Our Mathematical Universe

Cover of Our Mathematical Universe: My Quest for the Ultimate Nature of Reality by Max Tegmark. Knopf

In his first book for a popular audience, Our Mathematical Universe: My Quest for the Ultimate Nature of Reality, MIT theoretical physicist Max Tegmark lays out a bold proposition which he dubs the mathematical universe hypothesis:

Not only is our universe described by mathematics, but in fact our universe exists, at the most fundamental level, as a mathematical structure. And, not only that, but in fact universes exist - really, truly, physically exist - for many different types of mathematical structures.

It is a revolutionary suggestion, to be sure, and I'll get into the overall merits of the hypothesis itself on its own page. (Clearly, I've found it interesting enough to devote a whole article to it.)

But let's step away from the hypothesis a bit and allow me to judge the book itself, what with this being a book review and all.

Structure of the Book

The goal of the book is nothing less than tackling one of the most fundamental questions not only of physics, but of existence itself: What is the nature of our reality?

Tegmark splits his exploration into three parts. In Part I, he "zooms out" to view the cosmological questions about reality, focusing on concepts such as the Big Bang theory, inflation theory, and the types of parallel universes predicted by these theories.

In Part 2, he "zooms in" to view the smallest realms we have ever studied, specifically the ideas from particle physics and quantum physics.

One of the major conceptshe explores in this section is the Level III multiverse that is predicted by the many worlds interpretation of quantum physics (and he mentions the implications for quantum computers).

It is in Part 3 where Dr. Tegmark proceeds to focus upon his core thesis of the mathematical universe hypothesis.

Pulling together many of the concepts and open questions introduced earlier in the book, he presents his argument in favor of the mathematical universe hypothesis (discussed in a bit more detail here), and also argues in favor of a Level IV multiverse ... that is, a multiverse in which different mathematical structures give rise to different universes. 

The Good and the Bad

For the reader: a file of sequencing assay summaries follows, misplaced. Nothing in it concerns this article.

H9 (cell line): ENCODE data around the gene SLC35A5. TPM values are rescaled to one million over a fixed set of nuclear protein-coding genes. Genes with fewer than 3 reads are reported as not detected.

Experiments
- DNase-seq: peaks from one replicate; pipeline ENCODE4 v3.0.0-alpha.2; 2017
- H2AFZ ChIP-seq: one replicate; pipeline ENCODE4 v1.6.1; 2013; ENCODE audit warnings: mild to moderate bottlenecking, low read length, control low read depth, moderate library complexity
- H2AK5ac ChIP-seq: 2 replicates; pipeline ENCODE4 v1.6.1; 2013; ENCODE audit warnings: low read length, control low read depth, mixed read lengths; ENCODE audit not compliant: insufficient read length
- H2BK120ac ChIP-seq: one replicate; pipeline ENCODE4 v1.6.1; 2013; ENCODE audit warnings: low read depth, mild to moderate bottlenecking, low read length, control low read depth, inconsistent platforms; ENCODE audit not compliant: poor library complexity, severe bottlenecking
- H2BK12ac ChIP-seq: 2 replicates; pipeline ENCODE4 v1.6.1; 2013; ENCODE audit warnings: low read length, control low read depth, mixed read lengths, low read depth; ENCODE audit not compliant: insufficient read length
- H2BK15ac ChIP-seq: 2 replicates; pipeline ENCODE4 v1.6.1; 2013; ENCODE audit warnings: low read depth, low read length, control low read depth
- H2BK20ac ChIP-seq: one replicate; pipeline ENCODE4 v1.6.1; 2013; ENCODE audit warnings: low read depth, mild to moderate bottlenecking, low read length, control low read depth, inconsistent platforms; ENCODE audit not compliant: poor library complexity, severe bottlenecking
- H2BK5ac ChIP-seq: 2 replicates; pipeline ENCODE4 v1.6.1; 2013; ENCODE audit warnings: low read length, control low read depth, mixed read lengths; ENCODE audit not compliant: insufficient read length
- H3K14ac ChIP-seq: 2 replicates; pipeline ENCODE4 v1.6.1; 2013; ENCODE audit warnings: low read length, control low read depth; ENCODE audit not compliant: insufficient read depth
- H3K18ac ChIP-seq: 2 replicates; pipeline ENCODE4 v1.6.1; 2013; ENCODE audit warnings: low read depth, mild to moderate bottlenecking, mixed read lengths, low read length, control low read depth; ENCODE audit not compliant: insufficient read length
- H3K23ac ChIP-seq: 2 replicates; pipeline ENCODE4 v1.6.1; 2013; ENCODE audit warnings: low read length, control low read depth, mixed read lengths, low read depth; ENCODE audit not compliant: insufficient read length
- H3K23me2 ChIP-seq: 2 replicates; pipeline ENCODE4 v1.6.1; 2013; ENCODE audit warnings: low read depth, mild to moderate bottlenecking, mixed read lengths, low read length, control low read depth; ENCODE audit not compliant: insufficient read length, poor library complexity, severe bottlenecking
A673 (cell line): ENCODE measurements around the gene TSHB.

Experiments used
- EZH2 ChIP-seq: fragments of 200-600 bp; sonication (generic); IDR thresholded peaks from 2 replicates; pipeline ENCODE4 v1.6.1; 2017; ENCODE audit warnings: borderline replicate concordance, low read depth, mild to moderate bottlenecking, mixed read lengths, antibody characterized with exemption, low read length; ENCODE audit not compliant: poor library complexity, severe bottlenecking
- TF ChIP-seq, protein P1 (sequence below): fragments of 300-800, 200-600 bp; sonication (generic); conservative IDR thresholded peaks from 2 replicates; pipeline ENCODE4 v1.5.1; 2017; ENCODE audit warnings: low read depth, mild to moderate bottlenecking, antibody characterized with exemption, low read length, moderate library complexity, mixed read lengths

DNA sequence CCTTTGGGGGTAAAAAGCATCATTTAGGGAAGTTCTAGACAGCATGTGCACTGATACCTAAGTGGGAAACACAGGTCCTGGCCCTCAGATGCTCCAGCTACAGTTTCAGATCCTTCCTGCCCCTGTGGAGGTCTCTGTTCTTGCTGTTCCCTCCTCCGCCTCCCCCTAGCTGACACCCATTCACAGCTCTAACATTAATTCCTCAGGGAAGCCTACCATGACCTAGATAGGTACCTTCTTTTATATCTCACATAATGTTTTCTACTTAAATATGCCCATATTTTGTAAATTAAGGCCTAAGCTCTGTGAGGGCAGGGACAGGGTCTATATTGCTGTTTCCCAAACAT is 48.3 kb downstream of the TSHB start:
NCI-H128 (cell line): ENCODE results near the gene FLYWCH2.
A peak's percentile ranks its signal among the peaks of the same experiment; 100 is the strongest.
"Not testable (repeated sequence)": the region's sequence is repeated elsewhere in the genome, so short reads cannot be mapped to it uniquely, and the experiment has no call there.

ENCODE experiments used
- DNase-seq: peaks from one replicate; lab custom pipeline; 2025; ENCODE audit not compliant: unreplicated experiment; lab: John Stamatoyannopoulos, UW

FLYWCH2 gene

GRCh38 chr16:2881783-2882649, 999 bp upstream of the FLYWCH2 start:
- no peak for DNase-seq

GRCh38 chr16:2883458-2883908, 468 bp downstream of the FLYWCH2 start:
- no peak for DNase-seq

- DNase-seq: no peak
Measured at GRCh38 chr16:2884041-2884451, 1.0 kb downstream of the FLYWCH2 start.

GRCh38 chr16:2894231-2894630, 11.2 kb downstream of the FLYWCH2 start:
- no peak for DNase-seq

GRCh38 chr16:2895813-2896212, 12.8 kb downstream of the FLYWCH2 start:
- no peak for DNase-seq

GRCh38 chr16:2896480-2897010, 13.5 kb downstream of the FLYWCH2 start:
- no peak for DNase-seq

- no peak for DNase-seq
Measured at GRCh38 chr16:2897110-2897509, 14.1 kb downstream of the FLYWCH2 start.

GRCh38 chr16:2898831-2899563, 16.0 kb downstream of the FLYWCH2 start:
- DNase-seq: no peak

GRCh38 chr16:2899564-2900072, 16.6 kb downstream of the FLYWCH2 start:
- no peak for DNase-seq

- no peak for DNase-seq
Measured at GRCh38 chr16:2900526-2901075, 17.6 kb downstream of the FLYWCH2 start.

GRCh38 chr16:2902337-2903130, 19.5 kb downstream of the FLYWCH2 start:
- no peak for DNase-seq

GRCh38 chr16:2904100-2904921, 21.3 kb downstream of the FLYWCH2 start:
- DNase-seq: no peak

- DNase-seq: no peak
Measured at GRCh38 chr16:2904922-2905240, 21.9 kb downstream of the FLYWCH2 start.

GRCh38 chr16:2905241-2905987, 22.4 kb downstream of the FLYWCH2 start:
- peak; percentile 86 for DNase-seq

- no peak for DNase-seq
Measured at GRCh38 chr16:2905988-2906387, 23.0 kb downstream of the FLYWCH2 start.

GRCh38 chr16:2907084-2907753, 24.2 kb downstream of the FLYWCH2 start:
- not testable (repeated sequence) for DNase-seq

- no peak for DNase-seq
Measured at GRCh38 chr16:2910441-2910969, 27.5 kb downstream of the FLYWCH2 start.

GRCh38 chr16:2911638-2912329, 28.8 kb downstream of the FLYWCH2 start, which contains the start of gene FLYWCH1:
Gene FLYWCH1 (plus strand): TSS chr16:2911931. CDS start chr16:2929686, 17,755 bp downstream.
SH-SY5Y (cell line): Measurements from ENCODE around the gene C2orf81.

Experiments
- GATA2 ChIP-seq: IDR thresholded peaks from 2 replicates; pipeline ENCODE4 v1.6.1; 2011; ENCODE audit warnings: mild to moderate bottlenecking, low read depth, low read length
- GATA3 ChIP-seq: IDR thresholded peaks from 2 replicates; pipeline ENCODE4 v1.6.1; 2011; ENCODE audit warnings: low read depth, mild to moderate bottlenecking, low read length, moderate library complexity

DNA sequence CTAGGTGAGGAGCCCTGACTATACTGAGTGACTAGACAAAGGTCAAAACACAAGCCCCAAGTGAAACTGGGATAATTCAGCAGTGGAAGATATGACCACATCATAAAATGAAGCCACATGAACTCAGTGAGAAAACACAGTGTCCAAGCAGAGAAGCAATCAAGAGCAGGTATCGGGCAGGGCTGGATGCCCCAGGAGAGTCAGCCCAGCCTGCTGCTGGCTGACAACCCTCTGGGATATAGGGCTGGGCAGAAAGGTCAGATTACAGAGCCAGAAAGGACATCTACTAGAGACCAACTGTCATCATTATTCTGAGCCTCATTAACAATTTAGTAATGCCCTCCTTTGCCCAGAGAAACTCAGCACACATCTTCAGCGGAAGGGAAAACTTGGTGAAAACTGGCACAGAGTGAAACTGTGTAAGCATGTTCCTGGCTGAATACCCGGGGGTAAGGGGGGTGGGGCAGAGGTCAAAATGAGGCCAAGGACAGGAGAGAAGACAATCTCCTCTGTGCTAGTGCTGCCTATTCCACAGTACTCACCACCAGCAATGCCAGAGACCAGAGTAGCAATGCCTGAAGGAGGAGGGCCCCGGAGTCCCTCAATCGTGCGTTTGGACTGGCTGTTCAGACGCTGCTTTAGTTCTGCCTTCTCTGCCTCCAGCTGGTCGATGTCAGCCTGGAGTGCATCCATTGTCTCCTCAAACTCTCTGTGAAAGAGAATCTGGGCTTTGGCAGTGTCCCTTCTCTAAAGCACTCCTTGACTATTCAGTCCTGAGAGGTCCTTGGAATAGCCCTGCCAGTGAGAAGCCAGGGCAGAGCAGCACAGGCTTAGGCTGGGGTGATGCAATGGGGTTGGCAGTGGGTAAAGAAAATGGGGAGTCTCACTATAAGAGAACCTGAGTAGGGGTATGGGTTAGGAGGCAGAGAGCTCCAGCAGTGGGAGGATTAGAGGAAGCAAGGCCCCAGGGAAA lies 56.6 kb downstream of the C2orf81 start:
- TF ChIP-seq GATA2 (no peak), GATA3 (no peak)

One danger in a book with this much speculation in it is that the lines between established scientific evidence, broad scientific agreement, and speculative scientific inquiry will get blurred. Tegmark gets high marks for clarity in this regard, as he goes out of his way to explain the degree to which these different ideas are under debate within the scientific community, and the highly speculative nature of his own hypothesis.

This book is definitely not for the faint of heart, however. Readers looking for an opening foray into the world of scientific literature would find the first chapters quite engaging, I think, but I suspect that they would feel the more complex subjects later in the book do move a bit beyond them. Readers who are well acquainted with the basic scientific concepts will no doubt find the whole book highly engaging and even the more esoteric topics accessible.

Though the book is about mathematical structures, the reader does not need to be highly familiar with mathematics in order to understand the core argument, although it certainly wouldn't hurt! For readers who are comfortable with reading about complex scientific concepts - particularly those in cosmology and quantum physics - this is a very readable account that doesn't specifically assume any significant background or expertise in these areas.

One other pleasant element is this book is that it is incredibly candid about the broad philosophical questions that it tries to address, and somewhat unapologetic that it is trying to answer questions that are both physical and philosophical at the same time. Recent books such as Stephen Hawking's The Grand Design and Lawrence Krauss' make the error of tackling deeply philosophical questions while, at the same time, trying to diminish the validity of philosophy itself as meaningless.

Our Mathematical Universe seeks to answer some of the deepest questions about reality itself in an expansive, entertaining account of modern theoretical physics, with a touch of existential philosophy thrown in for good measure. Anyone who enjoys these subjects and likes not merely reading science facts but also thinking deeply about these core issues would find the book extremely engaging.

If it sounds interesting to you, then by all means ... .